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September 9, 2014 • Headlines

The Salute a Soldier 5K Race was held in Sunman on Saturday. The 260 participants raised $7,500 for tri-state soldiers.
Charles Booker participated in the race. He lost a son in Iraq.

Kathy Paolello was the top women’s walker at the Salute a Solider 5K Race in Sunman with a finishing time of 38:30.
The ribbon cutting for the new business ‘Been There’ K-9 Bed Bug Detection Service in Napoleon was held Friday. Pictured from left:
Phil Hart, president of the Ripley County Chamber of Commerce, Cindy Ward, owner, Greg Boehner, handler, and Amy Thomas
executive director of the chamber. Not pictured is Dougie, the trained dog to detect bed bugs. MARY MATTINGLY PHOTO
Tom Tepe Autocenter
Tom Tepe Autocenter
Friendship State BankKing's Daughters' HealthWhitewater Motor Company Inc.
Four Seasons Stove ShoppeYour Ad Here
No human cases here
West Nile virus found in county

State health officials have confirmed the first signs of West Nile virus activity in Ripley County for 2014. As of September 4, 2014, there have been 83 mosquitoes in 34 Indiana counties testing positive for West Nile virus. There have been two reported cases of West Nile virus in humans in Indiana for this year, one in Hancock County and the other in Porter County. West Nile virus has been found throughout the entire state in past years, and positive mosquitoes are expected to be found in many other Indiana counties. It is impossible to predict the severity of this year’s West Nile virus season, as future temperatures and rainfall determine the level of mosquito populations.

“It’s the time of year when we are at greater risk for West Nile virus infection,” said Ripley County Health Department  Administrator /Public Health Nurse, Vicky Powell, R.N.  “But, there are many ways people can help protect themselves and their families. You can prevent West Nile virus infection by following some simple and effective steps to prevent mosquito bites.”

Ripley County Health Department recommends people take the following protective steps:

• If possible, avoid being outdoors during prime mosquito biting times, especially late afternoon and dusk to dawn and early morning;
• Apply insect repellent containing DEET, picaridin, IR3535 or oil of lemon eucalyptus to clothes and exposed skin;
• Install or repair screens on windows and doors to keep mosquitoes out of the home; and
• When possible, wear long-sleeved shirts and pants while outside.

Most people who are infected with West Nile virus will not develop any symptoms. Of those who become ill, most will develop a milder form of the illness, which can include fever, headache, body aches, swollen lymph glands or a rash; however, a small number of people can develop a more severe form of the disease with encephalitis or meningitis and other neurological syndromes, including flaccid muscle paralysis. Some people may die from the infection. Health officials say that although individuals over age 50 are at greatest risk for serious illness and even death from West Nile virus, people of all ages have been infected with the virus and have had severe disease. 

West Nile virus is transmitted to humans by mosquitoes that have first bitten an infected bird. A person bitten by an infected mosquito may show symptoms three to 15 days after the bite.  West Nile virus is not transmitted from person to person.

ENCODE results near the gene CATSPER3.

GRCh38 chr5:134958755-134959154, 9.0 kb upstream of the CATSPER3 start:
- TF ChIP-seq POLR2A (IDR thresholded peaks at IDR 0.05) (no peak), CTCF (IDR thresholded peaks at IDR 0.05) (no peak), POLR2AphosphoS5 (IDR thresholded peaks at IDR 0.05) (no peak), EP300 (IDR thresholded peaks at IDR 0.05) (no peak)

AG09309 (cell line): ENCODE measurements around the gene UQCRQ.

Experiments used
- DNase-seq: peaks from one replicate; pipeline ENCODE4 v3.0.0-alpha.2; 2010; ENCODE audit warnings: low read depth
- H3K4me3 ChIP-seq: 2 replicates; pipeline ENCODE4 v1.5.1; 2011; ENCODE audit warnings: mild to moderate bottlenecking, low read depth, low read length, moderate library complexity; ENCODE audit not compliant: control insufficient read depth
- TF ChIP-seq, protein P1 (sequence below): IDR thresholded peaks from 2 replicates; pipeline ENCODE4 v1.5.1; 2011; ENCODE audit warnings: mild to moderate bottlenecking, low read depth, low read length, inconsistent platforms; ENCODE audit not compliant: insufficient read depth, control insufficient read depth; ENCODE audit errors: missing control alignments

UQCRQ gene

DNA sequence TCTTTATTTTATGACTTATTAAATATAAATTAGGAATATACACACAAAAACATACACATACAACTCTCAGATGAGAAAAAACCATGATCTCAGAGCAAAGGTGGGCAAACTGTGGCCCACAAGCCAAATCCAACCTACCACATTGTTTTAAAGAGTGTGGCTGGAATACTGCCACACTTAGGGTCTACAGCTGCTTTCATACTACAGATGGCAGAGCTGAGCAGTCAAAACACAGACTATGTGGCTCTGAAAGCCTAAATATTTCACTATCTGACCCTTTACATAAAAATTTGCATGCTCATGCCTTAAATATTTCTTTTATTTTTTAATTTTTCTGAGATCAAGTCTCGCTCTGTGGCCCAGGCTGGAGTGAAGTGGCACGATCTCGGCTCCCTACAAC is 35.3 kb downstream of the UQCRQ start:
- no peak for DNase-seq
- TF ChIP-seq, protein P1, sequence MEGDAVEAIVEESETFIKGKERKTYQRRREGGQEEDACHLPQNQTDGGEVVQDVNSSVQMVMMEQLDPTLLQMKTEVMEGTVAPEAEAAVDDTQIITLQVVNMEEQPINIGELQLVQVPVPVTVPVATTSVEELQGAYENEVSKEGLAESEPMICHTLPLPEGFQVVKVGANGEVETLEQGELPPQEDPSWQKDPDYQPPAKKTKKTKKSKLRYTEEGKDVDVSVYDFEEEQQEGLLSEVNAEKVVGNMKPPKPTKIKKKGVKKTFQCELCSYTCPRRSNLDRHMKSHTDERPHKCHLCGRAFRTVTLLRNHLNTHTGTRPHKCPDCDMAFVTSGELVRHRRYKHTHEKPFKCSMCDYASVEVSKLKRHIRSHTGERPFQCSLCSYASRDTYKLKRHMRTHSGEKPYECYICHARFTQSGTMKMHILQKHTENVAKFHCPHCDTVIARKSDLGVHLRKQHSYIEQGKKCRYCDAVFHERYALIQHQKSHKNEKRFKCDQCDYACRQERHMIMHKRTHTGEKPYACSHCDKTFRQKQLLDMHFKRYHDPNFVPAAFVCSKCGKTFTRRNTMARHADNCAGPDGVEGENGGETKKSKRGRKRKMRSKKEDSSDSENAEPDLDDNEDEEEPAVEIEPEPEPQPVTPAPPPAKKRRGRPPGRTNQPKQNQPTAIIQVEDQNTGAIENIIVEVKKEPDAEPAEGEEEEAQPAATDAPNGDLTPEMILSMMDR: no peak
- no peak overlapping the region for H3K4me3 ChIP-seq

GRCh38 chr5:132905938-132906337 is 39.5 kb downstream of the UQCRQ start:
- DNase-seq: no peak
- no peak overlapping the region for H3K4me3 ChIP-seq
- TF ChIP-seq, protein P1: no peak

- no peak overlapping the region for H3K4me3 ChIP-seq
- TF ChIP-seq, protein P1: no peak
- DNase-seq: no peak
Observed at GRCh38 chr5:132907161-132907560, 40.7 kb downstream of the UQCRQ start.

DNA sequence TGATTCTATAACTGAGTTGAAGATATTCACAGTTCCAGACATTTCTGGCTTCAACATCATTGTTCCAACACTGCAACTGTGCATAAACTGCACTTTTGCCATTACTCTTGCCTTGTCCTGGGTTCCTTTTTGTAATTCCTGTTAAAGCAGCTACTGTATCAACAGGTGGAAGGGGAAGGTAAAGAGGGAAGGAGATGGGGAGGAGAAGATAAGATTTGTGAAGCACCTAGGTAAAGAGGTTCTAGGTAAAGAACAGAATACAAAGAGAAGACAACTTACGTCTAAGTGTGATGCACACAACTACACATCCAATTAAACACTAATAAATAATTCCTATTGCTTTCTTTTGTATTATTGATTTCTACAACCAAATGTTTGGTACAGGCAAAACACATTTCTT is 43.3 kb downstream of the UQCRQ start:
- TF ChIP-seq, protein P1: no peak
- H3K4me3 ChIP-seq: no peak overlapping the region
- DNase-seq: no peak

“Mosquitoes can spread several other diseases, including St. Louis Encephalitis and La Crosse Encephalitis,” said Powell. “Usually, mosquito transmitted diseases occur during the summer months and don’t show signs of waning until the first hard frost of the season.”

Ripley County Health Department is asking residents to take the following steps to rid their properties of potential mosquito breeding grounds:
• Discard old tires, tin cans, plastic containers, ceramic pots or other containers that can hold water;
• Repair failed septic systems;
• Drill holes in the bottom of recycling containers left outdoors;
• Keep grass cut short and shrubbery trimmed;
• Clean clogged roof gutters, particularly if leaves tend to plug up the drains;
• Frequently replace the water in pet bowls;
• Flush ornamental fountains and birdbaths periodically; and
• Aerate ornamental pools or stock them with predatory fish.

Visit the Ripley County Health Department’s website at For health and safety tips, follow the health department on Facebook at Ripley County Health Dept.

More charges for Holton man

A Holton man already in the Dearborn County Jail is facing additional charges in relation to his alleged attempt to elude police in May. Dakota Fraley, 20, was apprehended after a high-speed pursuit through multiple counties and involved an officer firing shots at the suspect vehicle on May 21. A Ripley County officer was slightly injured when he was hit by the vehicle as the driver attempted to flee. Chad Sumler, 24, Versailles, was also apprehended following the pursuit.

On Wednesday, Sept. 3, Fraley had additional charges filed against him including Battery with a Deadly Weapon (Class C Felony) and Resisting Law Enforcement with a Vehicle (Class D Felony). Dearborn County Prosecutor Aaron Negangard said the charges were filed after reviewing evidence from the date of arrest.

“The Indiana State Police, the Ripley County Sheriff’s Department and the Dearborn County Sheriff’s Department should be commended for their actions in apprehending this dangerous criminal who threatened the lives of law enforcement and the community,” Negangard said.

Pick up this week's edition of the Osgood Journal for the stories below and more local news. Subscribe by clicking the subscribe link or call 812-689-6364.

• Cows in road cause two accidents
• Pony Express re-enacted for Canaan Fall Festival
• Indiana Cross Country Racing (IXCR) event to be held in Cross Plains (page 3)

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